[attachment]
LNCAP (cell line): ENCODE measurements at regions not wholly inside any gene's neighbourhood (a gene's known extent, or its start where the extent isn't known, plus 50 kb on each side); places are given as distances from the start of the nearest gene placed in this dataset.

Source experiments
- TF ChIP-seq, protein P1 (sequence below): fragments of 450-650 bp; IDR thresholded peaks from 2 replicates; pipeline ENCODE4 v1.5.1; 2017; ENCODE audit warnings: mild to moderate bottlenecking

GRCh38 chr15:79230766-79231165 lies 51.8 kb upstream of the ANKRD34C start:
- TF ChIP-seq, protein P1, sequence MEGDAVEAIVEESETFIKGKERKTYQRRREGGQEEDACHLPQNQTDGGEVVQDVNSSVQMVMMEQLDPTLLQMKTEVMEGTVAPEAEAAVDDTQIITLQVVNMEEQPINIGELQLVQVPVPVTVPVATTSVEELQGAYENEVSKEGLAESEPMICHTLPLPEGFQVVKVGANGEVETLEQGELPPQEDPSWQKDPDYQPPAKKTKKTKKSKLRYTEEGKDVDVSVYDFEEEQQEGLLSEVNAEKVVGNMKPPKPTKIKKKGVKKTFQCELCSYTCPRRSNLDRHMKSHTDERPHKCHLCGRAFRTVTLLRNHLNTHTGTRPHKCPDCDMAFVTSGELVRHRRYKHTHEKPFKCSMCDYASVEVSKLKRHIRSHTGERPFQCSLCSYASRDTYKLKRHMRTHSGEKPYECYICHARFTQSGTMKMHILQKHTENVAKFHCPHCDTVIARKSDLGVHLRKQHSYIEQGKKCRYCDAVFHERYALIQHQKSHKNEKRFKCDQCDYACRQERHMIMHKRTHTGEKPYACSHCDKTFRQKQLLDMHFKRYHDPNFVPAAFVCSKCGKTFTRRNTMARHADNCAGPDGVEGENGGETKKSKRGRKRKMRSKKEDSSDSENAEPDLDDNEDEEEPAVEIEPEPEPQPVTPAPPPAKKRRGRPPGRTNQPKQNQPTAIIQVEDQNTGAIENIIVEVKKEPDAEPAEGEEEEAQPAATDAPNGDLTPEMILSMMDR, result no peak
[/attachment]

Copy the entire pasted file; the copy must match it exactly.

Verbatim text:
LNCAP (cell line): ENCODE measurements at regions not wholly inside any gene's neighbourhood (a gene's known extent, or its start where the extent isn't known, plus 50 kb on each side); places are given as distances from the start of the nearest gene placed in this dataset.

Source experiments
- TF ChIP-seq, protein P1 (sequence below): fragments of 450-650 bp; IDR thresholded peaks from 2 replicates; pipeline ENCODE4 v1.5.1; 2017; ENCODE audit warnings: mild to moderate bottlenecking

GRCh38 chr15:79230766-79231165 lies 51.8 kb upstream of the ANKRD34C start:
- TF ChIP-seq, protein P1, sequence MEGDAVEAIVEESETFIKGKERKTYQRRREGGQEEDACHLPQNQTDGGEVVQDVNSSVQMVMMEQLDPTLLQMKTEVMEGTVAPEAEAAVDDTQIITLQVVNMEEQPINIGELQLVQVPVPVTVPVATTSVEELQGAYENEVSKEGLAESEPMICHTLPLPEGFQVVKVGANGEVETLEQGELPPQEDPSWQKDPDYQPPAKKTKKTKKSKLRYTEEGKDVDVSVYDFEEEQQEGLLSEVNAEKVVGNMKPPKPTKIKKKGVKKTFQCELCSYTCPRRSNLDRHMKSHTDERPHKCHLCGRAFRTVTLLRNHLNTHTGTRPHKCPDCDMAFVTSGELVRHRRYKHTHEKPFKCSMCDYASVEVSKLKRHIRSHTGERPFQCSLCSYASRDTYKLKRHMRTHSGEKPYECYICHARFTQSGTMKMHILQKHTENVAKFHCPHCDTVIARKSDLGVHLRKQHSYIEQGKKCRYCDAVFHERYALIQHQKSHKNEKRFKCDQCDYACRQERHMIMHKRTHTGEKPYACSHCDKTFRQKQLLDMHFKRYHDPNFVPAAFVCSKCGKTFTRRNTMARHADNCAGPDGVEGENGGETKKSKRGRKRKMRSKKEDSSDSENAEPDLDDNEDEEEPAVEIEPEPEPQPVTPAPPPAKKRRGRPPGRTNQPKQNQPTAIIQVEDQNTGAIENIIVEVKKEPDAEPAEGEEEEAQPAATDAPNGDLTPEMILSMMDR, result no peak